The action surrounds Taichi-san, a middle-aged single father (divorced) who is raising his young daughter Kana. Taichi-san’s twin brother, Ryuichi, left Japan ten years ago after coming out as gay, an event which led the brothers to drift apart from each other (Taichi, as it turns out, didn’t know how to respond to his brother’s coming out). Ryuichi moved to Canada, where he wound up marrying Mike Flanagan, a large hulk of a Canadian. Ryuichi has recently died and his husband Mike comes to Japan on a personal mission to visit his deceased husband’s homeland and meet his family.
It’s a set-up rife for all sorts of potential drama, and in the hands of a less-skilled manga artist might have turned into an awful effort to exploit the situation for its humorous potential. Tagame, who has been out himself since the mid-’90s, uses this set-up to produce a brilliant educational tool, tackling many of the deeply ingrained stereotypes and prejudices sure to be prevalent among readers both in Japan and elsewhere.
Taichi-san is a good person, one who struggles to be open-minded even while this requires him to interrogate and challenge many of his own deeply ingrained prejudices. His daughter, Kana, provides the innocent voice which makes this self-examination possible. Childish and uninhibited, she asks the questions adults are too afraid or awkward to ask; nothing is out of bounds for her. When she detects hesitation, awkwardness, or contradiction in the response of the adults around her, she’s quick to recognize it and call it out. Her quick and easy acceptance of the fact she had a gay uncle, and her growing love for Uncle Mike, is counterpoised against the awkward burden of memories and guilt that her father must struggle with. He finds it difficult to take the two men’s marriage seriously, to treat Mike as an actual relative, and to confront his own painful memory of his brother’s coming out. Mike’s gentleness and perseverance slowly wins him over, after which he is forced to confront the prejudices and bigotry of others in their neighbors and friends circles.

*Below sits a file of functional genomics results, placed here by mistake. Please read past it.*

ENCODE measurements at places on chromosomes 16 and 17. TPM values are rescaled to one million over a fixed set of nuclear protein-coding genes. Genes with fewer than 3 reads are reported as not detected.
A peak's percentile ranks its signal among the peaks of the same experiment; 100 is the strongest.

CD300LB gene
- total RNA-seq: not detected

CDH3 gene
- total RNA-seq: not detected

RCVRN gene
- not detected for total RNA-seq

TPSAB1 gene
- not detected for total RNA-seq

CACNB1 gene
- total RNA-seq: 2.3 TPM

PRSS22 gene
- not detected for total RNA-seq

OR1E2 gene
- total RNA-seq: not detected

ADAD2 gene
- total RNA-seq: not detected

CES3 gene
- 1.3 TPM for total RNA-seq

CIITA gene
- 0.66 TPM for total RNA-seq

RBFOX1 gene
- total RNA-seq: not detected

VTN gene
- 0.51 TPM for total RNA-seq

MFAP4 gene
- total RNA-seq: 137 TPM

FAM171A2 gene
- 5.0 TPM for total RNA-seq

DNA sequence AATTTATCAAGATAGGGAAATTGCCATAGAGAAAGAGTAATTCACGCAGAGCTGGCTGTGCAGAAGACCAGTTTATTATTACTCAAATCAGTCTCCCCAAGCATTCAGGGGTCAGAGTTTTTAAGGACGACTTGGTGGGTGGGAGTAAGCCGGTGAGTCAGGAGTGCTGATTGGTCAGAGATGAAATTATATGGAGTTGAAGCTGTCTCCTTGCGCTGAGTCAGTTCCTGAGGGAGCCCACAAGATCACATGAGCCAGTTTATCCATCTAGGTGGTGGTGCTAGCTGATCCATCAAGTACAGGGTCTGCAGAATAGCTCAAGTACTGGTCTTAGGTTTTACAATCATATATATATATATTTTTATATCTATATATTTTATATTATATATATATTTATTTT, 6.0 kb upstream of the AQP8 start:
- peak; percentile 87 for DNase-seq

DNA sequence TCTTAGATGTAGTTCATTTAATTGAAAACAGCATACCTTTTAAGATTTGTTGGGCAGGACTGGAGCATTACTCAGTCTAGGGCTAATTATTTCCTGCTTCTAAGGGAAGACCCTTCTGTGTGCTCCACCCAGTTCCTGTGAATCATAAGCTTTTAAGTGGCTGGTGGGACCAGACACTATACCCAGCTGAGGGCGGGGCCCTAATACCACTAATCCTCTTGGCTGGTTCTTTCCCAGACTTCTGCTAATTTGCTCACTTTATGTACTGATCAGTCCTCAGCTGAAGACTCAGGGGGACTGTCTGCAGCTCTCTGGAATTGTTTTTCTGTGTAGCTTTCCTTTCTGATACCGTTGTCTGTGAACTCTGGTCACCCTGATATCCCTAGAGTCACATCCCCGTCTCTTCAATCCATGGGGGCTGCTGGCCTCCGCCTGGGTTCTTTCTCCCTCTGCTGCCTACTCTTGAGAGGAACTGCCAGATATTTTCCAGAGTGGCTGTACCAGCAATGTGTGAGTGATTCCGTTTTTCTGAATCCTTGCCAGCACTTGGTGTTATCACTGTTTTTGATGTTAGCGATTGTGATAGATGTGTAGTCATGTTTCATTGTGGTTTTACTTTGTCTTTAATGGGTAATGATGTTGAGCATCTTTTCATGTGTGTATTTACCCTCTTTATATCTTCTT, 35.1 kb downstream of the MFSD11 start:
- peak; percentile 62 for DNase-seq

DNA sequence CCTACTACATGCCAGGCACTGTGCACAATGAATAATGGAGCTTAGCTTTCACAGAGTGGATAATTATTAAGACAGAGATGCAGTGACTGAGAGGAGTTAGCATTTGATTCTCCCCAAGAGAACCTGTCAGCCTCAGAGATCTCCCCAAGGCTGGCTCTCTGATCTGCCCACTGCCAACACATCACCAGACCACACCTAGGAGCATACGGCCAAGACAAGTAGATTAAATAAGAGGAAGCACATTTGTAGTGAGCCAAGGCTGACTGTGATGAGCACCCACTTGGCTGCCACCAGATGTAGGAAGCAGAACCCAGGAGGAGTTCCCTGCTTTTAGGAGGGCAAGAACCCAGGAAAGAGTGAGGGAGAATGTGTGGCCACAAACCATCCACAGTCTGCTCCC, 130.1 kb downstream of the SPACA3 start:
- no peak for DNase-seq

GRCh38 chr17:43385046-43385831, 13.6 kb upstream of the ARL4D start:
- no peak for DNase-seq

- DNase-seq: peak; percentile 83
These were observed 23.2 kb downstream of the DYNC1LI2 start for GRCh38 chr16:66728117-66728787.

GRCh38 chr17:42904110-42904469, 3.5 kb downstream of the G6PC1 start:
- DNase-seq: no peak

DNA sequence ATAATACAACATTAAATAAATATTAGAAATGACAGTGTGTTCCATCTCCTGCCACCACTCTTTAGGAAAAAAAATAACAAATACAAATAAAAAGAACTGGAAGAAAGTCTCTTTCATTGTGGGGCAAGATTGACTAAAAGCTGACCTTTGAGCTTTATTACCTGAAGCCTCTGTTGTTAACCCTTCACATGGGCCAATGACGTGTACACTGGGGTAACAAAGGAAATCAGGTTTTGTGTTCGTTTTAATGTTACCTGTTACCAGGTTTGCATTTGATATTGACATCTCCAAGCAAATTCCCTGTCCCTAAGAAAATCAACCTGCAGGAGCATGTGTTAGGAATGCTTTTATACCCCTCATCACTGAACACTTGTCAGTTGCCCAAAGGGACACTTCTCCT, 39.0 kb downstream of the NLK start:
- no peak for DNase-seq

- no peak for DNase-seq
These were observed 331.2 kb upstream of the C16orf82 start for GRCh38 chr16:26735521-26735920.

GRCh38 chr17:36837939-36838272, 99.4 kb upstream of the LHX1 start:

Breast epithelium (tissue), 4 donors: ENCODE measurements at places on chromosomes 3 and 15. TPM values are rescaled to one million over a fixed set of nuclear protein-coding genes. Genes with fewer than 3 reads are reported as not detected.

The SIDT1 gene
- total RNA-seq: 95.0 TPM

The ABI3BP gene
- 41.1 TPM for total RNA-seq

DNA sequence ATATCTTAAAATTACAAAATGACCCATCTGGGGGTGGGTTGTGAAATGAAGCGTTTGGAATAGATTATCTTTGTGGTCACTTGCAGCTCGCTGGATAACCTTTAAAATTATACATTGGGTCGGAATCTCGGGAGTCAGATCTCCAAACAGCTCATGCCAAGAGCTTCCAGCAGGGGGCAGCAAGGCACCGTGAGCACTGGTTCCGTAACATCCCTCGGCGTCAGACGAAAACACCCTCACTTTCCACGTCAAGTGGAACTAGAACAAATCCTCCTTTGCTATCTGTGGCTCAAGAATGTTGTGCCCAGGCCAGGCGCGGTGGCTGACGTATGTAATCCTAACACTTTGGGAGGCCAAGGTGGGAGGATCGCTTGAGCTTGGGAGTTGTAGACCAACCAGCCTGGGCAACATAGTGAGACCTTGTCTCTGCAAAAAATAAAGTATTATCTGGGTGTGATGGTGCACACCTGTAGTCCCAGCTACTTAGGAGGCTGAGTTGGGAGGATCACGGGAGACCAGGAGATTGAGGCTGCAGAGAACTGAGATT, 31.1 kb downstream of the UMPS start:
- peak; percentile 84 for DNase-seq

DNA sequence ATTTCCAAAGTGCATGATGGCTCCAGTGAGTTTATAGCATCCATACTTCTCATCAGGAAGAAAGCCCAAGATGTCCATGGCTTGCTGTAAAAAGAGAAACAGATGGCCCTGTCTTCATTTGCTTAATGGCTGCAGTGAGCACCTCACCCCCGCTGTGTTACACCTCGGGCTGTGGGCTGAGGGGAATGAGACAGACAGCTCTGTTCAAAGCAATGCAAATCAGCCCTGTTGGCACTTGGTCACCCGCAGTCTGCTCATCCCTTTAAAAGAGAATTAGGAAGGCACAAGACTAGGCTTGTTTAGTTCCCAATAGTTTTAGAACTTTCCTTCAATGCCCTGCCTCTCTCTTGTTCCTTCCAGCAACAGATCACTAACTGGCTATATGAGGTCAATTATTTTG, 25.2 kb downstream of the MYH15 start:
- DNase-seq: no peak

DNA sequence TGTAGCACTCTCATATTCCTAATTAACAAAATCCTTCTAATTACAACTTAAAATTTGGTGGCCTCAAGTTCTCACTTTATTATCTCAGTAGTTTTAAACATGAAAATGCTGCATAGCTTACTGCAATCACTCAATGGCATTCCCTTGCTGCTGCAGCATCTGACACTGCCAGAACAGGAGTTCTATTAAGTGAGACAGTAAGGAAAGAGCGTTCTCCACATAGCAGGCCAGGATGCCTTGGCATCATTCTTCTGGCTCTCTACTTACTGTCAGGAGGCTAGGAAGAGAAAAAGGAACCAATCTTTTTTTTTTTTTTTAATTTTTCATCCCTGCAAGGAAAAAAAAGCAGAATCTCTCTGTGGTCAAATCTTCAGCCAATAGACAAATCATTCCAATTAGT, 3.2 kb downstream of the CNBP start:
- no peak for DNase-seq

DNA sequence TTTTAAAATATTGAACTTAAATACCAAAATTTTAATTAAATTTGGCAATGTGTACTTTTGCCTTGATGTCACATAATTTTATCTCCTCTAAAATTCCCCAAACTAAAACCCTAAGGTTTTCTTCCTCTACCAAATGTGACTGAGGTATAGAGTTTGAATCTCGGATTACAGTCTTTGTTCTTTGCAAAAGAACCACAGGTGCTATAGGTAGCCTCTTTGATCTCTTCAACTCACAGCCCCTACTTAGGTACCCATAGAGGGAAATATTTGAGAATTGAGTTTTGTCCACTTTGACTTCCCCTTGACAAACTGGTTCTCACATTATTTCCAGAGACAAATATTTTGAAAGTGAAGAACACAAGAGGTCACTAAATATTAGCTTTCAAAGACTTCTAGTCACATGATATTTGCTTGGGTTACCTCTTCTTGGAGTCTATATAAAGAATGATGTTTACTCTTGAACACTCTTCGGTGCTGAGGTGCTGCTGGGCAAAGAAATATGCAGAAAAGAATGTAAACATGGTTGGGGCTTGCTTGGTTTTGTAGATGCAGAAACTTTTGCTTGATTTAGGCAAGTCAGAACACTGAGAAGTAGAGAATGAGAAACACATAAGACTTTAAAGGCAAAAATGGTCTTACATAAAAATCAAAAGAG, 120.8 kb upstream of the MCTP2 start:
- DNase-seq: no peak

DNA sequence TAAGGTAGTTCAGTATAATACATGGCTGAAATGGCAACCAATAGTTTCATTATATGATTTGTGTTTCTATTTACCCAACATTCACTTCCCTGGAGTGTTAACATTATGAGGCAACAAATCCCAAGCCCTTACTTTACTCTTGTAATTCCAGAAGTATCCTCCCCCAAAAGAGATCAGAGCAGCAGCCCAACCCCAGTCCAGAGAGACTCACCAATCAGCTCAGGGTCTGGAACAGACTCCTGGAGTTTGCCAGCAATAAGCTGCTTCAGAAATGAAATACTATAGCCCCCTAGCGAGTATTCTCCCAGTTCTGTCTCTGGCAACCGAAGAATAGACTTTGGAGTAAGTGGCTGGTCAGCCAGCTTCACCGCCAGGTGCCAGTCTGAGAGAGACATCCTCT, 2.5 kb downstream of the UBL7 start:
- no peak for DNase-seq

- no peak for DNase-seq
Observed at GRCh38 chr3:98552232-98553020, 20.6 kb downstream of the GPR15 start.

My Brother’s Husband is an educational manga par excellence, but it’s the characters that drive it forward. Kana is realistic as an innocent, childish young girl, who’s over-the-moon to discover she has a big hairy Canadian uncle, and promptly insists on showing him off to all her friends. Taichi-san epitomizes the well-intentioned ally, who wants to do the right thing — both for himself, the education of his daughter, and the memory of his brother — but simply doesn’t know what the right thing is in the various circumstances he faces. He’s full of prejudice and ignorance, but he struggles to confront it, courageously and honestly. He emerges, through the author’s careful construction, as the ally par excellence. Mike, foreign to Japanese culture, struggles to honour his husband’s family and culture while also gently and insistently drawing boundaries between what he will accept (as cultural difference) and what he won’t (as bigotry and discrimination). The story as a whole is emotionally authentic and deeply compelling.